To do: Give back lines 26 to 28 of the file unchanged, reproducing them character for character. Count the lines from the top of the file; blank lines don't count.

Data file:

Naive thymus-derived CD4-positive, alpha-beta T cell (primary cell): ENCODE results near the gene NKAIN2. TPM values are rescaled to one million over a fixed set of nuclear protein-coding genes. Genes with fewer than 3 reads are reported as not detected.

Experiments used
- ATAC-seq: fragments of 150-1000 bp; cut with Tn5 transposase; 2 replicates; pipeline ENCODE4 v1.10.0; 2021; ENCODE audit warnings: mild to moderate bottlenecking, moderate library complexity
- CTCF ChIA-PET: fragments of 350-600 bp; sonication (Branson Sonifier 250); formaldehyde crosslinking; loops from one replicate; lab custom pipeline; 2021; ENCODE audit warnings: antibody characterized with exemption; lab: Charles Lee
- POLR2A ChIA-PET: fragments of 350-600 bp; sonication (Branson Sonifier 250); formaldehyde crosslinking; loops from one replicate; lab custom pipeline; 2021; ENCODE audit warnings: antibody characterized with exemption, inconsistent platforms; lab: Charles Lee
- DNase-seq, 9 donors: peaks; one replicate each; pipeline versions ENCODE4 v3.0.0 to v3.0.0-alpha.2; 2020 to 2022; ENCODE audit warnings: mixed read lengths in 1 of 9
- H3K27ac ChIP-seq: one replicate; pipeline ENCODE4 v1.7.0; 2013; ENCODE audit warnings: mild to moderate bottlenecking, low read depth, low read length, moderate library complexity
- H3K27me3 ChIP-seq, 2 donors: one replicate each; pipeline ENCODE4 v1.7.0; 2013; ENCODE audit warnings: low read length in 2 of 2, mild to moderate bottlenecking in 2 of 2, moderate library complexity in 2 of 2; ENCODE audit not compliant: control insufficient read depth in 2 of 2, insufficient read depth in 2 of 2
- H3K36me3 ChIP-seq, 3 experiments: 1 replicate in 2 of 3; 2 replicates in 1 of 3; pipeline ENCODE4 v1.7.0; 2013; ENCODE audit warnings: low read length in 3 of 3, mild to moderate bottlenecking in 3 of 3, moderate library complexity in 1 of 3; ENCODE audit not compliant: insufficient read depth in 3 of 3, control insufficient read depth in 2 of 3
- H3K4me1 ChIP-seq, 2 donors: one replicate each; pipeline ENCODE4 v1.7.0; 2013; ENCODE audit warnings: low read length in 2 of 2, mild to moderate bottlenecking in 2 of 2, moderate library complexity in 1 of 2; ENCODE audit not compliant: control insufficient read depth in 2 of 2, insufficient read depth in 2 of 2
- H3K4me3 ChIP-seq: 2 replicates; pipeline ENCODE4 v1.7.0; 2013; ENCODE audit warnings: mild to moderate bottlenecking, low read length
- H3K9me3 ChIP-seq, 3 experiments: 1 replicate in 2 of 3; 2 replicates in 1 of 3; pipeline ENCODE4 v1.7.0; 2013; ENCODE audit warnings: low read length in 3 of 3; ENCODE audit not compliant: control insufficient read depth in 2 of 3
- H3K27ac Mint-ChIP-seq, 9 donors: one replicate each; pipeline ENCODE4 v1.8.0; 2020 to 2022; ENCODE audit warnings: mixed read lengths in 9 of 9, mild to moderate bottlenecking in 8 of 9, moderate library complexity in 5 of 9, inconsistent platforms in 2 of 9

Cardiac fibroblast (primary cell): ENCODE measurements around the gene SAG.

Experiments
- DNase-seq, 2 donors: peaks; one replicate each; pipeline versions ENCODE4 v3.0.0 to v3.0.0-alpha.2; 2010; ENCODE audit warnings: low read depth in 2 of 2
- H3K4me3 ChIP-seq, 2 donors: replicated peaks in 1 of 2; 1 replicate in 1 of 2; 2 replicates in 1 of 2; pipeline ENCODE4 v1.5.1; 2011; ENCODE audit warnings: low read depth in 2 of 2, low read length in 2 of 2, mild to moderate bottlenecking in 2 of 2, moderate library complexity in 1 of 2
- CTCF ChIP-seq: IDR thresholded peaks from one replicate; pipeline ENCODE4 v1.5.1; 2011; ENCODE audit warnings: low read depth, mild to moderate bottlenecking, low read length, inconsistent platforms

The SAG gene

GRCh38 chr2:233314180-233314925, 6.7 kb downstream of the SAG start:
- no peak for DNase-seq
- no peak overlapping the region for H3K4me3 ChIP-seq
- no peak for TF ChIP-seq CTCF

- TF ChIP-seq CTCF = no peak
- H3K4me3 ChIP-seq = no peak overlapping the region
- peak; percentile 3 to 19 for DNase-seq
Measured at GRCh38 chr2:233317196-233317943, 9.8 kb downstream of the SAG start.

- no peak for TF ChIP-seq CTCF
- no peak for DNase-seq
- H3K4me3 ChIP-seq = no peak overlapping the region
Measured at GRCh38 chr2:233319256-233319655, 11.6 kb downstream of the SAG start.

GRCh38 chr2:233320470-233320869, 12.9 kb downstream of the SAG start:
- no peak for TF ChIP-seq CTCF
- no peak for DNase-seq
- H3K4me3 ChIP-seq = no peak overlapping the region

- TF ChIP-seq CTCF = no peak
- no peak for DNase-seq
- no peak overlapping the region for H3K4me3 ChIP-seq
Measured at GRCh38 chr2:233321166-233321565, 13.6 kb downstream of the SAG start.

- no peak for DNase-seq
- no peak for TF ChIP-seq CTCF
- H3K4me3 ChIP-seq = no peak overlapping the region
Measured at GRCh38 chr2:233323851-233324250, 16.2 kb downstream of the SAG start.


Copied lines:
- peak; percentile 3 to 19 for DNase-seq
Measured at GRCh38 chr2:233317196-233317943, 9.8 kb downstream of the SAG start.

- no peak for TF ChIP-seq CTCF